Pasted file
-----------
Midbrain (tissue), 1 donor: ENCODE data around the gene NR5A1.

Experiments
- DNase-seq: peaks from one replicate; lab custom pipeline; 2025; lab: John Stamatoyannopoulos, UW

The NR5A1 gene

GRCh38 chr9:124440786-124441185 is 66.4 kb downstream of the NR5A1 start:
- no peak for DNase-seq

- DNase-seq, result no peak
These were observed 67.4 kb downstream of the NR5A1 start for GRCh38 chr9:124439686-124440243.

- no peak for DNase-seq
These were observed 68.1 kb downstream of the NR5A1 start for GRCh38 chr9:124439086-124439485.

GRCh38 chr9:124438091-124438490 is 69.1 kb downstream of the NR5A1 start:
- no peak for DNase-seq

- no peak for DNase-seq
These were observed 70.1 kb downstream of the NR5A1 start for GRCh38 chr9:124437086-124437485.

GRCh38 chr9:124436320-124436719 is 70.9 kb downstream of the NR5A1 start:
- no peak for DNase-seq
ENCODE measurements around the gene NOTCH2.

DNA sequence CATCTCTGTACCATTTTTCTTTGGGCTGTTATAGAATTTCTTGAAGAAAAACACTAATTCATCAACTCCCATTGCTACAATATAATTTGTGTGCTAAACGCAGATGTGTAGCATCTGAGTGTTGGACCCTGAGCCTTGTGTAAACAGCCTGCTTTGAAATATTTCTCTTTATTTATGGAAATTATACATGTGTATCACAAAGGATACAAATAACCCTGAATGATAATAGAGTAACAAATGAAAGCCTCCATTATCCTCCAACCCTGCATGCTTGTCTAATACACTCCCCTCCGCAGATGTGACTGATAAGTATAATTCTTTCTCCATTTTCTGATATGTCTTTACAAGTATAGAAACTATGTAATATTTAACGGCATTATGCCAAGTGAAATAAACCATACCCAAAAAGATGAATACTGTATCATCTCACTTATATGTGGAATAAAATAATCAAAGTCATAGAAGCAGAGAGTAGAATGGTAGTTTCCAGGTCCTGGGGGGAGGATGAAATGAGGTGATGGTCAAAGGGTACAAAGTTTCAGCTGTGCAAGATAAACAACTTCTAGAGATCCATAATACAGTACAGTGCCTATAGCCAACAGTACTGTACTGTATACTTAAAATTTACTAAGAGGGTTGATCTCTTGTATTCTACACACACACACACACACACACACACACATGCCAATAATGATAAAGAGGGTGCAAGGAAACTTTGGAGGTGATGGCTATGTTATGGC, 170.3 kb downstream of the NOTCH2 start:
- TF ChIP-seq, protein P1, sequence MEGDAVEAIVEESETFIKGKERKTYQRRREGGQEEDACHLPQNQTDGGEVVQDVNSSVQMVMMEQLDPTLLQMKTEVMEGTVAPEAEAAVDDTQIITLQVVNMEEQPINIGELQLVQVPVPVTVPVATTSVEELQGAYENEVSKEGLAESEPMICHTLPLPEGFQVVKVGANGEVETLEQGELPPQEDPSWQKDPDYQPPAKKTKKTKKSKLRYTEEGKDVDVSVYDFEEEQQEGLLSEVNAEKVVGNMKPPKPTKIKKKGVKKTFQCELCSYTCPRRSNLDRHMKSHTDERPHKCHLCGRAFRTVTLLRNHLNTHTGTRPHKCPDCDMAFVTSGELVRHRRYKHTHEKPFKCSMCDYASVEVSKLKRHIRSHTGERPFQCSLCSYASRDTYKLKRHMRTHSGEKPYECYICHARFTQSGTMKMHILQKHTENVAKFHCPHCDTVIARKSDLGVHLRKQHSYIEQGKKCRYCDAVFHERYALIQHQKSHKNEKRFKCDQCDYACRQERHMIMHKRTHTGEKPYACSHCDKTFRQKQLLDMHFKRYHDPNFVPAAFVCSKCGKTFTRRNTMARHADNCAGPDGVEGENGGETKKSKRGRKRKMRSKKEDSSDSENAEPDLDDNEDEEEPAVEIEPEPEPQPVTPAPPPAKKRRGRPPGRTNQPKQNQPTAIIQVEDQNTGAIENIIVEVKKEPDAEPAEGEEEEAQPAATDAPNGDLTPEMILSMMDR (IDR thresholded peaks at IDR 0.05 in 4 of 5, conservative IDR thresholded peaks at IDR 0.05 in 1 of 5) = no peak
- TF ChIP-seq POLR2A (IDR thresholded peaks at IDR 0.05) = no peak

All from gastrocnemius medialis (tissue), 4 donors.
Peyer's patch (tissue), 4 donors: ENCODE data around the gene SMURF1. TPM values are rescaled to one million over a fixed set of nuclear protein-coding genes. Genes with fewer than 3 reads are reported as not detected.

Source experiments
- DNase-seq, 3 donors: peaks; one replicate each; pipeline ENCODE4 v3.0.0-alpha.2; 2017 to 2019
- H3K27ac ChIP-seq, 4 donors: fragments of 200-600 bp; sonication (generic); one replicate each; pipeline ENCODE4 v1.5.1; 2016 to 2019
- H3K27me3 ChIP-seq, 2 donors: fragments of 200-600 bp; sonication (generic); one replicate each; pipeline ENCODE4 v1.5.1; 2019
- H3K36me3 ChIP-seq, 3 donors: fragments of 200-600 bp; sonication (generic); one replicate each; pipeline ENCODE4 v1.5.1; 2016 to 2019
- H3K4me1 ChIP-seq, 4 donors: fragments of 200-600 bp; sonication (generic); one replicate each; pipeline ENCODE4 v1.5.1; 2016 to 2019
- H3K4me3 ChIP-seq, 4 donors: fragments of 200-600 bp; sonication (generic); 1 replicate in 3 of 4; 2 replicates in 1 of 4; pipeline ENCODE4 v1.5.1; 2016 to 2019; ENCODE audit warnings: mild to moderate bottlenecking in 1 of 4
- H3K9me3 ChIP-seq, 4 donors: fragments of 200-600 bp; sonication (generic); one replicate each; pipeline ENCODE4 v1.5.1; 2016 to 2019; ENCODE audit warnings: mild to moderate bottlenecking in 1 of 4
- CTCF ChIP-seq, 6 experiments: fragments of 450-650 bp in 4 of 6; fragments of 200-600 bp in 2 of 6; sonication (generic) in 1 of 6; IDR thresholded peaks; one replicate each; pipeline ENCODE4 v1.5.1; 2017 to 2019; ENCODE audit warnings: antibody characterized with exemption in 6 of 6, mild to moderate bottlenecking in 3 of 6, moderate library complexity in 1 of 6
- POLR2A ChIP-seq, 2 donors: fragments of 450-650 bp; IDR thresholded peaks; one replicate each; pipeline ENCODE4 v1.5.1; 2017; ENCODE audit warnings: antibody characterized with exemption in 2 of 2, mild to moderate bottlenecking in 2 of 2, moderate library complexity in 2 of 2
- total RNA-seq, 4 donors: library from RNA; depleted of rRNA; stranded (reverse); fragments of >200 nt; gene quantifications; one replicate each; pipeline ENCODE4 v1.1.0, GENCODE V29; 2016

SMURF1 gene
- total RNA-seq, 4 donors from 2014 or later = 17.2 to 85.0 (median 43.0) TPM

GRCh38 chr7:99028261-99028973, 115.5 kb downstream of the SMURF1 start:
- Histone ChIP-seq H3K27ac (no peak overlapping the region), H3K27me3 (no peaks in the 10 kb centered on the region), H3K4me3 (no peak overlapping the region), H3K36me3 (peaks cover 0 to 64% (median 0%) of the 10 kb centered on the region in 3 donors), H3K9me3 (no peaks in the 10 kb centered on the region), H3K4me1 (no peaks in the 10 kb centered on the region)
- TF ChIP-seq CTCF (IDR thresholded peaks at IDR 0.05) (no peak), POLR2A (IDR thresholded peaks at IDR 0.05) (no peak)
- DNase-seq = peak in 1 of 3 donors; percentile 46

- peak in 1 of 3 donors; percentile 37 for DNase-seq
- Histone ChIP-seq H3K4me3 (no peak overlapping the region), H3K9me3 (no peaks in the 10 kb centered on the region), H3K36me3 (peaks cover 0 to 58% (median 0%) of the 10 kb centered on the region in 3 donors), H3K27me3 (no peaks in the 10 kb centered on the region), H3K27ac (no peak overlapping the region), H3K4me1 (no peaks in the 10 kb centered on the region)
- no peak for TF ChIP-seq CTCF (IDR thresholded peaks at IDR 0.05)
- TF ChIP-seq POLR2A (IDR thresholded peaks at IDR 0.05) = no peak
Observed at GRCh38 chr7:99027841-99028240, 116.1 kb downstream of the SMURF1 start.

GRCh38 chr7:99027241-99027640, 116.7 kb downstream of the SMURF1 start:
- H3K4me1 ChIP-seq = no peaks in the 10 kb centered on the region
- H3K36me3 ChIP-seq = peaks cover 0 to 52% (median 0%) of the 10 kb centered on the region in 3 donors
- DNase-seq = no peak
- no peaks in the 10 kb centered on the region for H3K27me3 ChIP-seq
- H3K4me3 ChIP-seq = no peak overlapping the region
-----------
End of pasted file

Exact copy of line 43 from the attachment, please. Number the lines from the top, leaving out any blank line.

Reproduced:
- TF ChIP-seq POLR2A (IDR thresholded peaks at IDR 0.05) = no peak